Journal of Financial Planning: December 2017
Bill Harris, CFP®, is a co-founder and principal of WH Cornerstone Investments and president of the board of directors for FPA of Massachusetts. He is passionate about empowering widows with their financial future. A frequent contributor to the Journal, you can follow him on Twitter @whcornerstone or @billmharris.
He was an artist, merchant, manufacturer, and most importantly, a professional. He was a man with a stare and a persuasive personality. A man cut from a different cloth. Daniel Chester French remains one of the most acclaimed sculptors in American history. He’s probably best known as the sculptor of the Lincoln Memorial in Washington, D.C. His statues exude perfection. He was all business; successful by all measures.
Recently, I visited Chesterwood, French’s art studio and summer home in the Berkshires. In an uncanny way, his work made me think of our profession. Financial planning is part art form, business, science, abstract thoughts, theory, and human understanding. It is truly a unique profession. Our obsession with comparisons to other learned professions like law or medicine should be curtailed, because there is no comparison. We are members of an exclusive craft.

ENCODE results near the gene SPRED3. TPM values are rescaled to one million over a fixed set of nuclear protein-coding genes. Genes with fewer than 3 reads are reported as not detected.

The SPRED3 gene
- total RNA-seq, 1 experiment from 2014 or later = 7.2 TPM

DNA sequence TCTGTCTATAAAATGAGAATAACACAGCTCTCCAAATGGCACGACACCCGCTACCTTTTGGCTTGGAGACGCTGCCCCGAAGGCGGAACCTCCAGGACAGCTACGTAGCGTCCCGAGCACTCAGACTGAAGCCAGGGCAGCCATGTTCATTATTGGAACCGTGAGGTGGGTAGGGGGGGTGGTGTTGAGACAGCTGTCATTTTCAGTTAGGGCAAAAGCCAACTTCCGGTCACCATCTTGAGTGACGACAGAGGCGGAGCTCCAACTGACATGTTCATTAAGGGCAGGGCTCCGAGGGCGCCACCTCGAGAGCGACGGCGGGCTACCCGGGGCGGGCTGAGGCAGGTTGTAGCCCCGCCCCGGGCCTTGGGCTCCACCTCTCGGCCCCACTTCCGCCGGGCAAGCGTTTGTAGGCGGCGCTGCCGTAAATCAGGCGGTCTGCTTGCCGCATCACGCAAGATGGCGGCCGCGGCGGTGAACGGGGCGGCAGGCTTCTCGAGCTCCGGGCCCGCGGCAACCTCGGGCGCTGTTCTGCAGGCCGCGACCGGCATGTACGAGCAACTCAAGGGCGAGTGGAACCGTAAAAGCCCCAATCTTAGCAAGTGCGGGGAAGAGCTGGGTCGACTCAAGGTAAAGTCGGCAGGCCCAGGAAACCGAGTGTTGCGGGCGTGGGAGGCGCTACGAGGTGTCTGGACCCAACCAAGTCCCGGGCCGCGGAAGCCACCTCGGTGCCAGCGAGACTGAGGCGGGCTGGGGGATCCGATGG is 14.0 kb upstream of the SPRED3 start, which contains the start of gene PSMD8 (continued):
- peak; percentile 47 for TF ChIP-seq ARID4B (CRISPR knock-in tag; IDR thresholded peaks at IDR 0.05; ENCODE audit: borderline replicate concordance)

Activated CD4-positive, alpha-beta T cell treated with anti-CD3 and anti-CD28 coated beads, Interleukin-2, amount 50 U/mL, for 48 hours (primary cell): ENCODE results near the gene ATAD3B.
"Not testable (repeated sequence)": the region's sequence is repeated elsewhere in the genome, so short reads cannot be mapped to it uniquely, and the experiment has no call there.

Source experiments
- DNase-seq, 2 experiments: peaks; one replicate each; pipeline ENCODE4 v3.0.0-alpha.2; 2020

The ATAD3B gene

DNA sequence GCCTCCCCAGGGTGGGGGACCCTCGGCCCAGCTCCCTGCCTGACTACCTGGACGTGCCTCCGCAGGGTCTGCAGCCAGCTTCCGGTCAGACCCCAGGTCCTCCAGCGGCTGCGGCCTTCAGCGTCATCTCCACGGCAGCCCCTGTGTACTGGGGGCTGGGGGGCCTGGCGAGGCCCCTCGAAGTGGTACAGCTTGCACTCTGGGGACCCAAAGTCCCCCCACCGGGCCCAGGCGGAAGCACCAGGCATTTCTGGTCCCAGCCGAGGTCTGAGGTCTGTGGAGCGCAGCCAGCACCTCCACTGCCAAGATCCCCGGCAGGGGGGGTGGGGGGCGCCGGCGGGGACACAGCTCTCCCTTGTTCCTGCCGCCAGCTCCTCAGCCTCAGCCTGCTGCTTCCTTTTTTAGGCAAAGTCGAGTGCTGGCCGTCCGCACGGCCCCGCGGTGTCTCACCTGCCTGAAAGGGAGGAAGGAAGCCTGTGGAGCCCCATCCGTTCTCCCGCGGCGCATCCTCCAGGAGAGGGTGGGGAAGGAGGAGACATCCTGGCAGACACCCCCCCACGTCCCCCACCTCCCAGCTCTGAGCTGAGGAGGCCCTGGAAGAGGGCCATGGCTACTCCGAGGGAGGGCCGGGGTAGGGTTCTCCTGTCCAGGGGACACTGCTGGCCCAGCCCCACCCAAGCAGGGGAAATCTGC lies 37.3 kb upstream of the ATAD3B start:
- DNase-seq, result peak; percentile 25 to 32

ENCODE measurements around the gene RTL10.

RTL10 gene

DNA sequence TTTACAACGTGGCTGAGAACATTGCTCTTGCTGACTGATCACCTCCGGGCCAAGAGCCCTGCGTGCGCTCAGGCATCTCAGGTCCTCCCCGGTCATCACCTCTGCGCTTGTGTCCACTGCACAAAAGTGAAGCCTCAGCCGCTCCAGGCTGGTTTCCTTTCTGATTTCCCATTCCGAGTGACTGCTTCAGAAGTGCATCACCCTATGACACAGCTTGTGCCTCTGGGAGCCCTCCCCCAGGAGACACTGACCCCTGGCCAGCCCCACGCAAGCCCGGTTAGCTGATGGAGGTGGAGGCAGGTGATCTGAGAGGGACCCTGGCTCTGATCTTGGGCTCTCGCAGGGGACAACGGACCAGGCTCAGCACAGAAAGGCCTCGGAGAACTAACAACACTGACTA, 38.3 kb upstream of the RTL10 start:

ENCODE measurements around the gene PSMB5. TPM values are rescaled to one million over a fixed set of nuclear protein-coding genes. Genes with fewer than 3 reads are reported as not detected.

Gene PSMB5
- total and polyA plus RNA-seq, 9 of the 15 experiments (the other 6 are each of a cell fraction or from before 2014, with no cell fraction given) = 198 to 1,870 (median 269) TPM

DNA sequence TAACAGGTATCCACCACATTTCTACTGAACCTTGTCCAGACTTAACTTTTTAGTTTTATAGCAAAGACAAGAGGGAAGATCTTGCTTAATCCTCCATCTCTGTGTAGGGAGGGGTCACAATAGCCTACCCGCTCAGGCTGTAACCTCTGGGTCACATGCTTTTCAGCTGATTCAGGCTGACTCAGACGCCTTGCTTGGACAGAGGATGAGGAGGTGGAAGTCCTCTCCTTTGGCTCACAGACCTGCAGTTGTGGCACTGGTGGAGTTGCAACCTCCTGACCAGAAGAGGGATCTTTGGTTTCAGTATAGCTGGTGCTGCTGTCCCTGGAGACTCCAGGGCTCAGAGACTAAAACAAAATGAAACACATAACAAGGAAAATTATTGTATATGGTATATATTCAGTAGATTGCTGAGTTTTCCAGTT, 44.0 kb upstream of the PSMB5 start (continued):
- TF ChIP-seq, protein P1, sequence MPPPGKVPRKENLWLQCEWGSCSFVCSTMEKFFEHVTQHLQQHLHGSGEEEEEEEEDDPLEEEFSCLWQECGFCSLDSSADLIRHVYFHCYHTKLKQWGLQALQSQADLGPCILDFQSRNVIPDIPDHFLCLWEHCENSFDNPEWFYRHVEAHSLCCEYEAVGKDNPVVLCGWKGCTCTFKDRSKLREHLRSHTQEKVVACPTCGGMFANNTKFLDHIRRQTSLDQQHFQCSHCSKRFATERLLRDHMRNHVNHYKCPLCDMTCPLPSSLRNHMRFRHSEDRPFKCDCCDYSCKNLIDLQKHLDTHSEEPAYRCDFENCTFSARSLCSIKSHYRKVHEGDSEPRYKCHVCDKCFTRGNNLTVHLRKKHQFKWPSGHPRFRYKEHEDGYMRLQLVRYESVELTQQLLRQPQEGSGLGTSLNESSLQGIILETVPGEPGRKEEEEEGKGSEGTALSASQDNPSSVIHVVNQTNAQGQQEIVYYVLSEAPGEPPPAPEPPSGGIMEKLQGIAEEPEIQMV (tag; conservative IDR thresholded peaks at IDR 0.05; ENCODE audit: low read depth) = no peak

We have become one of the most important and impactful professions on the planet. Revisions to our standards of professional conduct or licensing schemes pale in comparison to the simple notion that we need to believe what the CFP® marks stand for.
Defining a Profession
Earlier this year, I met with leaders from the legal and accounting fields as a representative of FPA of Massachusetts. Navigating the cobblestone streets of Boston with straggling groups of weary commuters made me reflect on how far our profession has come.
The purpose of the meeting was to determine how our respective professional trade groups could collaborate with each other. Sitting down with CPAs and lawyers to discuss such a collaboration may seem like no big deal; however, for the CFP® professional, this was not always the case. Other professions do indeed view the importance of our standing, so why the self-doubt?
Our profession seems to suffer from an identity crisis, more so in my opinion from those who have been at it for a longer time. It seems to me that younger planners embrace the profession without the impediments of philosophizing on what the profession should be.
Financial planning is complex and multifaceted in its functions and roles. Collectively, we serve multiple generations, different classes of people, all with different goals. If you toss in words like fiduciary, broker-dealer, registered investment adviser, compensation neutrality, fee-only, and many others, framing the profession into a neat, definitive standard becomes challenging. While our expertise may be varied and therefore appear muddled, we are without a doubt a “defined calling.”
The Encyclopedia of Business Ethics and Society calls a profession a group of people organized to earn a living by providing a service at a standard higher than law, market, and (ordinary) morality demand. According to that definition, we certainly pass the litmus test of a “real” profession. Between the Certified Financial Planner Board of Standards and professional associations like FPA, we are a well-organized profession; we adhere to standards higher than the status quo.